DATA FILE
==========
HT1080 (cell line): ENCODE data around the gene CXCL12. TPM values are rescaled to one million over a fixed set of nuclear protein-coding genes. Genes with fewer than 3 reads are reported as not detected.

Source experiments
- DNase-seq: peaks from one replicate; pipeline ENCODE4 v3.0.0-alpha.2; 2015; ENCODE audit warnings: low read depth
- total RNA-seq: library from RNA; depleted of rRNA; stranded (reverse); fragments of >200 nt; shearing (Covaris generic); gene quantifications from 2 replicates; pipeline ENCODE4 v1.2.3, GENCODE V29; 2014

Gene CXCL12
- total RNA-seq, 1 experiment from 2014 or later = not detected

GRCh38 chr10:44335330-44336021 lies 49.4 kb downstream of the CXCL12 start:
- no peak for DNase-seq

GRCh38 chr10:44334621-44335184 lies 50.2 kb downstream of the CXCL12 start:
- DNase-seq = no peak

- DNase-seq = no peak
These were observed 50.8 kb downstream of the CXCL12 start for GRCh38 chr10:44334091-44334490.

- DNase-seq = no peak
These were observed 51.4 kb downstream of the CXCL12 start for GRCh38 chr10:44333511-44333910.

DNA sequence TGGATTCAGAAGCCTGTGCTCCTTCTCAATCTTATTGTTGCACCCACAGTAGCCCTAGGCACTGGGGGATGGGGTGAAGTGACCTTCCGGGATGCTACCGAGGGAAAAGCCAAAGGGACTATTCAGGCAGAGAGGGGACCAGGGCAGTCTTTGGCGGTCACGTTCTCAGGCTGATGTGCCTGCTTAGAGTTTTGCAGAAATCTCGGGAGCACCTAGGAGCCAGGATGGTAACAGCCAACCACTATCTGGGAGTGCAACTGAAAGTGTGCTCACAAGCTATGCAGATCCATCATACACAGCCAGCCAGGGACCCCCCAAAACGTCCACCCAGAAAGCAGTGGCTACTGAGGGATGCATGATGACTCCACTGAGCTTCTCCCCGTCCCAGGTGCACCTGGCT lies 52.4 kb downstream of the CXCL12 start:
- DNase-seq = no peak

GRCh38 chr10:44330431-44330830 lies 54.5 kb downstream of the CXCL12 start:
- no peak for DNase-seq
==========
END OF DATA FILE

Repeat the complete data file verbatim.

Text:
HT1080 (cell line): ENCODE data around the gene CXCL12. TPM values are rescaled to one million over a fixed set of nuclear protein-coding genes. Genes with fewer than 3 reads are reported as not detected.

Source experiments
- DNase-seq: peaks from one replicate; pipeline ENCODE4 v3.0.0-alpha.2; 2015; ENCODE audit warnings: low read depth
- total RNA-seq: library from RNA; depleted of rRNA; stranded (reverse); fragments of >200 nt; shearing (Covaris generic); gene quantifications from 2 replicates; pipeline ENCODE4 v1.2.3, GENCODE V29; 2014

Gene CXCL12
- total RNA-seq, 1 experiment from 2014 or later = not detected

GRCh38 chr10:44335330-44336021 lies 49.4 kb downstream of the CXCL12 start:
- no peak for DNase-seq

GRCh38 chr10:44334621-44335184 lies 50.2 kb downstream of the CXCL12 start:
- DNase-seq = no peak

- DNase-seq = no peak
These were observed 50.8 kb downstream of the CXCL12 start for GRCh38 chr10:44334091-44334490.

- DNase-seq = no peak
These were observed 51.4 kb downstream of the CXCL12 start for GRCh38 chr10:44333511-44333910.

DNA sequence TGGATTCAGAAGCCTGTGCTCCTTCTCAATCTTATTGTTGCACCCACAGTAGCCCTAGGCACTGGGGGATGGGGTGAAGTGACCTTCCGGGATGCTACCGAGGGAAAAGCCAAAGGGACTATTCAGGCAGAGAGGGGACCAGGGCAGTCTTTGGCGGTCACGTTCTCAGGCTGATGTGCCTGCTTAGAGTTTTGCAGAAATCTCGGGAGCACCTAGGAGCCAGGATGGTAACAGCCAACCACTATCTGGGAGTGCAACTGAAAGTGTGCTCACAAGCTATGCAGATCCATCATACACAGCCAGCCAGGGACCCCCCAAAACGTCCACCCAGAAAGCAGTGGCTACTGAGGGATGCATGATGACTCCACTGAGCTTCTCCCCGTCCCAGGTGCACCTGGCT lies 52.4 kb downstream of the CXCL12 start:
- DNase-seq = no peak

GRCh38 chr10:44330431-44330830 lies 54.5 kb downstream of the CXCL12 start:
- no peak for DNase-seq